In spite of the delirium visited upon the country this Diwali, e-commerce will be no more than 3-10 per cent of Indian retail over the coming decade.
Written by Bhaskar Chakravorti | Posted: November 8, 2014
While the Diwali fireworks have died down, it is becoming clear that as far as the annual shopping season goes, 2014 has brought some explosive changes. The business of Diwali may never be quite the same after this year. According to some retailers, not enough shoppers were lining up at the shops, upending a time-honoured tradition. The Future Group’s chief, Kishore Biyani, pretty much summed it up in a quote in The Wall Street Journal: “The market has been bad”. On the flip side, according to almighty Google, “The internet is increasingly becoming the preferred source of research (and even purchase) for Indians, and searches on Google clearly show the rush of searches around Diwali.” More and more Indian shoppers are turning to their phones and computers instead of braving the traffic to make their purchases for the festival season; it seems the trend accelerated this year. Of course, 2014 was also the year when records were broken in Indian e-commerce; in excess of $3 billion poured into the nascent Indian e-commerce market over the summer. ASSOCHAM expects online sales to hit the Rs 10,000 crore milestone this year. With the tech research firm, Gartner, predicting 70 per cent growth in the Indian e-commerce market by next year and The Fletcher School-MasterCard Digital Evolution Index placing India as a “break out” country in terms of digital evolution, we may be looking at a future filled with digital Diwalis.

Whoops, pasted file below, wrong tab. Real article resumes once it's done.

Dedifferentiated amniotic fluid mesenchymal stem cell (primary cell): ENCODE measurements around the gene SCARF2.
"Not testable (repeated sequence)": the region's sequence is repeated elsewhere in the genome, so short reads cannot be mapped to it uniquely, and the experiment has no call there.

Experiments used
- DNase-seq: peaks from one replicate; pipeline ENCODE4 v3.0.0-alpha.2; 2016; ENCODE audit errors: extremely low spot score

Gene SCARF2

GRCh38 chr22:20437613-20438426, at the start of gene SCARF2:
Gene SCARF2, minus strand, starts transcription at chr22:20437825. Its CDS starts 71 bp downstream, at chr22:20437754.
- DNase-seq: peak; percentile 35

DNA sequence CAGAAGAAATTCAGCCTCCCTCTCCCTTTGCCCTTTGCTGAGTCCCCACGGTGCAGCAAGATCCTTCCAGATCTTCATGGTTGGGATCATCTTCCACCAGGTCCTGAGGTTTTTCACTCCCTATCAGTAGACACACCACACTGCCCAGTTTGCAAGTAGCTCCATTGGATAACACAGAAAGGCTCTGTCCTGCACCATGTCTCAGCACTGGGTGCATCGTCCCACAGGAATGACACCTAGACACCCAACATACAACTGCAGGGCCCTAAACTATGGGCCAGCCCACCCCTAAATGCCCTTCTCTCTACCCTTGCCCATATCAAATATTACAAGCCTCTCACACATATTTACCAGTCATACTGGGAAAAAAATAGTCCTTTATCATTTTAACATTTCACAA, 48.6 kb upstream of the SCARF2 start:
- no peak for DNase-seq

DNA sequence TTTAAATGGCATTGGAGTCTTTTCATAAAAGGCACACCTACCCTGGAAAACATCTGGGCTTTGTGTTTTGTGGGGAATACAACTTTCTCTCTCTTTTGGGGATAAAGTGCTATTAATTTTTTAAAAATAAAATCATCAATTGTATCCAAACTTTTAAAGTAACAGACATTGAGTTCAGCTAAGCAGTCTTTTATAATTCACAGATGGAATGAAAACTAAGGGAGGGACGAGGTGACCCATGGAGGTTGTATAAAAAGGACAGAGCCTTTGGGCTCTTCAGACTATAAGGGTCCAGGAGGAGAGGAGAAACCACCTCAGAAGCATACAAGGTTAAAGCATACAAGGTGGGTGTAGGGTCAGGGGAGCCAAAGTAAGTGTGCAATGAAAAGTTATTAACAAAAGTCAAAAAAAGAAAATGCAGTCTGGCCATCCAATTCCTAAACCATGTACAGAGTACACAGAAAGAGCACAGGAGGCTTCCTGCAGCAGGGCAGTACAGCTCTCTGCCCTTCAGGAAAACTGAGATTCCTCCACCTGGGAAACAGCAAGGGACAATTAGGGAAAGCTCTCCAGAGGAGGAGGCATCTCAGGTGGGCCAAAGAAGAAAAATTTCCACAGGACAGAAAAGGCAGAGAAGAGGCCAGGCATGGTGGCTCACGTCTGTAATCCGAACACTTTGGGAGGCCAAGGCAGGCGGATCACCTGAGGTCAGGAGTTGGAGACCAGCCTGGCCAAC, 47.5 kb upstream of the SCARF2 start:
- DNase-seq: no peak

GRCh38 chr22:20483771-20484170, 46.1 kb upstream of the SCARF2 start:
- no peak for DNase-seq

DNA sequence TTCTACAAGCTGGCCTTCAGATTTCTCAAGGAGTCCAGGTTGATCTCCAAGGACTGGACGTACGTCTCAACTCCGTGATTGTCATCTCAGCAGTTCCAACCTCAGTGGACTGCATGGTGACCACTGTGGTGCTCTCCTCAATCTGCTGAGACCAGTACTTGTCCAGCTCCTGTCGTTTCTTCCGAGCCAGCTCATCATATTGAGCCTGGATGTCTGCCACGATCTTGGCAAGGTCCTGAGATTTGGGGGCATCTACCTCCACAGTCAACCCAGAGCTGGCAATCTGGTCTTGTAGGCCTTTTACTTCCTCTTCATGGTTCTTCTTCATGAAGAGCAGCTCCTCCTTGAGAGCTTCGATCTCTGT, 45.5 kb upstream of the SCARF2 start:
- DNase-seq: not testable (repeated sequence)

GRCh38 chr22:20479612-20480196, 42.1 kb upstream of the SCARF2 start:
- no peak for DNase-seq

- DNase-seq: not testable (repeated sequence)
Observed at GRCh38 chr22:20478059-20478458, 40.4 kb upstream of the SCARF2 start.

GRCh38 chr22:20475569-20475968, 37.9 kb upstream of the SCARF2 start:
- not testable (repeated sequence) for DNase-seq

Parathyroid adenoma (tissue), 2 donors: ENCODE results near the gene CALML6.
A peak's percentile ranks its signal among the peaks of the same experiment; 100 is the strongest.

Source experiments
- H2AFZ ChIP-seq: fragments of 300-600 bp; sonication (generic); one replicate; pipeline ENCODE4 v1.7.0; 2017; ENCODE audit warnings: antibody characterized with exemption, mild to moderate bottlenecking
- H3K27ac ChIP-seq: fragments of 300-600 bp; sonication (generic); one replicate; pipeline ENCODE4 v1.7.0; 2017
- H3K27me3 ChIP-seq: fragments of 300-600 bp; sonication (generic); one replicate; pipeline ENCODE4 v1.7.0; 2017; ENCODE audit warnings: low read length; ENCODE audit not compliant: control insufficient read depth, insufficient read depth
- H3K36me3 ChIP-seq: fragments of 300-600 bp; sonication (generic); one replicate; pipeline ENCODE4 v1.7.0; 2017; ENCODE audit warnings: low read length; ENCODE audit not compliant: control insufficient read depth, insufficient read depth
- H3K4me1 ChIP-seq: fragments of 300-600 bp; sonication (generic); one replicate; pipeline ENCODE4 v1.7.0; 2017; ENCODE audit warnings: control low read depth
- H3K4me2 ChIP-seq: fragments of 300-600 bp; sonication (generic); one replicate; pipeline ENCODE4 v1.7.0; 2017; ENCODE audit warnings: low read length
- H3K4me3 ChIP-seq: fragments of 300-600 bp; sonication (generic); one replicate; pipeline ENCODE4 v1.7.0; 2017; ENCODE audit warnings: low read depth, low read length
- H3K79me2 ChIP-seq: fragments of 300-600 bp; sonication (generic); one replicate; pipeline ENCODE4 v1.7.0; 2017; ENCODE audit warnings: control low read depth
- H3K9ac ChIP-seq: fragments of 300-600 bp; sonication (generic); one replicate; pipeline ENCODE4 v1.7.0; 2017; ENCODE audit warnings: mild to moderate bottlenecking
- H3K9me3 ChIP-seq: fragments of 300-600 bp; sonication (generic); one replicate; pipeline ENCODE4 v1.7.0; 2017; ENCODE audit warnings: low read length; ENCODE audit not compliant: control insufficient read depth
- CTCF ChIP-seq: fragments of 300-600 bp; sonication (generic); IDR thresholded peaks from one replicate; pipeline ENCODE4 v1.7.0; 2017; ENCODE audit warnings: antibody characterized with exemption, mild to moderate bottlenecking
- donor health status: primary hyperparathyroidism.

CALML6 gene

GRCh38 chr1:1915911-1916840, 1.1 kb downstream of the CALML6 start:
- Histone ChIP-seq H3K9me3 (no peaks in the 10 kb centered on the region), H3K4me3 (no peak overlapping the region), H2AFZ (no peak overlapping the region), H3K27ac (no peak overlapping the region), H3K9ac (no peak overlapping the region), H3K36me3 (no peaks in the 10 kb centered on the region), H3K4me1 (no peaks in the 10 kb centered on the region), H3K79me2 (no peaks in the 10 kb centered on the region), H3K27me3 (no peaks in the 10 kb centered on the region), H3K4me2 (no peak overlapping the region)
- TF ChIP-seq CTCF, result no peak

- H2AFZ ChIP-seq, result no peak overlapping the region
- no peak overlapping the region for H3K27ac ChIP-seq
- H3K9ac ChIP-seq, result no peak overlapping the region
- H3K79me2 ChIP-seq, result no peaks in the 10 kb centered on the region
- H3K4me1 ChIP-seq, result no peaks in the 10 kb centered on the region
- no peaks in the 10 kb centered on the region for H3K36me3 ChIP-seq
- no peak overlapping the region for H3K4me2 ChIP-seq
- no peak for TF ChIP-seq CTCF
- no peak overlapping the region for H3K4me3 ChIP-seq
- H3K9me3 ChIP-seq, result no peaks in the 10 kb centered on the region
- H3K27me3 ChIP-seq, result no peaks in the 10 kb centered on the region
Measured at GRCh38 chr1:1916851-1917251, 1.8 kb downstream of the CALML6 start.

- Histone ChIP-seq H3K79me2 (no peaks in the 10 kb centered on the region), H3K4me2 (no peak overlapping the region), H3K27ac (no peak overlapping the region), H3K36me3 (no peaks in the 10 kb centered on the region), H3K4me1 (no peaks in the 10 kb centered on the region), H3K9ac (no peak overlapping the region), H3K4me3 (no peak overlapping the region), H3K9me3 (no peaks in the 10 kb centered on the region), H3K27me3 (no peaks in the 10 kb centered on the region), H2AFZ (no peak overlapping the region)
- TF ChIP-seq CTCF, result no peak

This is a transition that is remarkable for the simple reason that despite the liberalisation of the Indian economy and the growing interest of international players in getting a toehold in one of the world’s highest potential consumer markets, Indian retail has stubbornly resisted change. It had remained fragmented, chaotic and inefficient, a postcard from the “old” India. The political and regulatory establishment could never quite make up its mind about whether to enact the bold laws to truly nudge it towards modernity. With the rise of digital players, Indian retail may be sidestepping decades of dithering. Digital retail is forcing a competitively feisty space, with innovation in branding, business models and funding that retail has never witnessed before.